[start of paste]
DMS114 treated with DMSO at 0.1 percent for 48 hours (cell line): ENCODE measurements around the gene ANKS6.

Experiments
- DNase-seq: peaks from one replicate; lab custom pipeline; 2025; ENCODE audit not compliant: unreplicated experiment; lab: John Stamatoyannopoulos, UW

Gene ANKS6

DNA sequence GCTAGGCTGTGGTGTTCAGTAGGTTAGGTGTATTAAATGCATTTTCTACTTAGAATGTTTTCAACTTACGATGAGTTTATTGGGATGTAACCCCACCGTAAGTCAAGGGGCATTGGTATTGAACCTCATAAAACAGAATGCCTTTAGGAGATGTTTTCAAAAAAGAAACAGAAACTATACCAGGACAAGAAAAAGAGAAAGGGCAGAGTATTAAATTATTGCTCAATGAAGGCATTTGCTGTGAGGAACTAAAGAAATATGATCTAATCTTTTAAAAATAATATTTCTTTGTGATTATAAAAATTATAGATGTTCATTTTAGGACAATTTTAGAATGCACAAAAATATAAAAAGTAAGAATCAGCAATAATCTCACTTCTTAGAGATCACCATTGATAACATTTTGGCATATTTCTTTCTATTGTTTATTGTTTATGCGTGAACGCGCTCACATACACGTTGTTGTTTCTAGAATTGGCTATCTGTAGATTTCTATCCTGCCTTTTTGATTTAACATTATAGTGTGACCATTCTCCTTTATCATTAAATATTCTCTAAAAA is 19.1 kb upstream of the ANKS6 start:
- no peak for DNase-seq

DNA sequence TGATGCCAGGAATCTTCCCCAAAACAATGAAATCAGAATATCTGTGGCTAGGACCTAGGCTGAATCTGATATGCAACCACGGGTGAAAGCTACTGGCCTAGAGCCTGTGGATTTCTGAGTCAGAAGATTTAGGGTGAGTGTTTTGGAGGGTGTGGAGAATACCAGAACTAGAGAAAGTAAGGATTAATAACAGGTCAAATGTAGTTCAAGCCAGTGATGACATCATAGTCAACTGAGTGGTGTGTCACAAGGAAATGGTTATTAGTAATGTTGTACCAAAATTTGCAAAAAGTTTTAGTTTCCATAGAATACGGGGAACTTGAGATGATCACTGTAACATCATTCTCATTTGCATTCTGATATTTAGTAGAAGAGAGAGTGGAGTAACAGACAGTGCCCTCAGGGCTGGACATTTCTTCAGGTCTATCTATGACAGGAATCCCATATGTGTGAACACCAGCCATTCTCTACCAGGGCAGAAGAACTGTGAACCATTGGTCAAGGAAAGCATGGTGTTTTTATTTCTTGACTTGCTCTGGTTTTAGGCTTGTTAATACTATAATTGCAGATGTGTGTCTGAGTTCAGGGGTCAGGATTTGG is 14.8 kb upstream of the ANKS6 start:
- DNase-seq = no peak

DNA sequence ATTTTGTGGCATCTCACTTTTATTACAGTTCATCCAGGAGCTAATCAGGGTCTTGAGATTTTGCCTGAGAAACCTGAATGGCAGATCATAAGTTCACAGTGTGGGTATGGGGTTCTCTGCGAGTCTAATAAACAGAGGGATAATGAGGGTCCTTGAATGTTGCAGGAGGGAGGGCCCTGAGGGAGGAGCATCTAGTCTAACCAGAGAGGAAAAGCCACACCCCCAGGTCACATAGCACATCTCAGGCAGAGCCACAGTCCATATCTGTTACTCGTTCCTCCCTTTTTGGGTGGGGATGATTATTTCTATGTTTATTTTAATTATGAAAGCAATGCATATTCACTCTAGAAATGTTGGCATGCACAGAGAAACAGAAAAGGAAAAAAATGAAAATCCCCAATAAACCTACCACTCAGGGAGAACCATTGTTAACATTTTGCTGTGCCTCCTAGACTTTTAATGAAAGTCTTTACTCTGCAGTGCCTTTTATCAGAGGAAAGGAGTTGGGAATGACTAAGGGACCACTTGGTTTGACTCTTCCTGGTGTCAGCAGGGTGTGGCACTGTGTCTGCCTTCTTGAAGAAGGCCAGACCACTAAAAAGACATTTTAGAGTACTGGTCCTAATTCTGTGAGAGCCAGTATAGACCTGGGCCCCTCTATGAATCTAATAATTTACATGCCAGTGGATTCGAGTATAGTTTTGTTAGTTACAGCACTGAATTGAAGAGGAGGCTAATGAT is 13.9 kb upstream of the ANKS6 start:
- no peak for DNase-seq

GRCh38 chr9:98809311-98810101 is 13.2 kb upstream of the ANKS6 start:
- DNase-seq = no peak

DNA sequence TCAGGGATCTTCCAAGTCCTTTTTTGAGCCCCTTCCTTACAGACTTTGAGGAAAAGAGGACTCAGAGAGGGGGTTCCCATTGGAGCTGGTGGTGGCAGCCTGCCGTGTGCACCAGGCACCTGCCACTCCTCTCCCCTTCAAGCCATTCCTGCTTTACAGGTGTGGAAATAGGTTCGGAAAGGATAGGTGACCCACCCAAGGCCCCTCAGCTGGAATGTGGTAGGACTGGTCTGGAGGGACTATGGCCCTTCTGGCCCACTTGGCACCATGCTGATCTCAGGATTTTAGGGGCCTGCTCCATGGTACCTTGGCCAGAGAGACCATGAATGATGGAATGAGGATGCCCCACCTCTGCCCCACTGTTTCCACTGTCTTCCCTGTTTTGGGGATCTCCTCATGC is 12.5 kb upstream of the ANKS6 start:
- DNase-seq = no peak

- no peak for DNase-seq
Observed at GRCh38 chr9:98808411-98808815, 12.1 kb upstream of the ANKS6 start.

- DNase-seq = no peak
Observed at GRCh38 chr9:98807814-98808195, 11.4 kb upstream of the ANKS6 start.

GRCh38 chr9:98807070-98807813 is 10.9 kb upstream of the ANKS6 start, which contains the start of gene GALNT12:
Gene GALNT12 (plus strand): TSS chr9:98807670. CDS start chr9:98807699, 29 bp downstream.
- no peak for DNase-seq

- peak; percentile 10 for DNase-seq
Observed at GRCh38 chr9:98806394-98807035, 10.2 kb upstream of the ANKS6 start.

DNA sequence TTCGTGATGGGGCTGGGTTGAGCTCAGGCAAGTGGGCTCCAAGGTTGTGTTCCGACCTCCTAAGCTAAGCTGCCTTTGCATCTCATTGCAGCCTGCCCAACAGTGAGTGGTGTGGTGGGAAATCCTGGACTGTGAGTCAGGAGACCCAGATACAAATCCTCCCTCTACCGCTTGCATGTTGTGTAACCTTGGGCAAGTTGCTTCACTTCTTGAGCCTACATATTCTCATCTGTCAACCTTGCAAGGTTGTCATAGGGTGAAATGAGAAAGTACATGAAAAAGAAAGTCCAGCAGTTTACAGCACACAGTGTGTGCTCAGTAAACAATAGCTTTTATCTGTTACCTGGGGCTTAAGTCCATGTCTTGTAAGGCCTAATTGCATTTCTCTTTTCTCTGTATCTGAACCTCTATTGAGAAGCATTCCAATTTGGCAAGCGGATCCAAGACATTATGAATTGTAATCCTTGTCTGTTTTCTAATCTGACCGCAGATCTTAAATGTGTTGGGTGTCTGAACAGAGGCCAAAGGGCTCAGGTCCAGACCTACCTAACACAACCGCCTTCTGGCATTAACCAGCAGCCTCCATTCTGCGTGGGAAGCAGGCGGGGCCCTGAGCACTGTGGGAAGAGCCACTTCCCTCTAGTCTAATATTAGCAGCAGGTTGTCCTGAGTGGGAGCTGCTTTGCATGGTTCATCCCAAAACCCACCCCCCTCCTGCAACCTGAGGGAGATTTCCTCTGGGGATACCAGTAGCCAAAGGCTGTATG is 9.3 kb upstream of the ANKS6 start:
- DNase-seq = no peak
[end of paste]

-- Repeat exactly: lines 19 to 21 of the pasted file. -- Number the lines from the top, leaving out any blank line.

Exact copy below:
GRCh38 chr9:98807070-98807813 is 10.9 kb upstream of the ANKS6 start, which contains the start of gene GALNT12:
Gene GALNT12 (plus strand): TSS chr9:98807670. CDS start chr9:98807699, 29 bp downstream.
- no peak for DNase-seq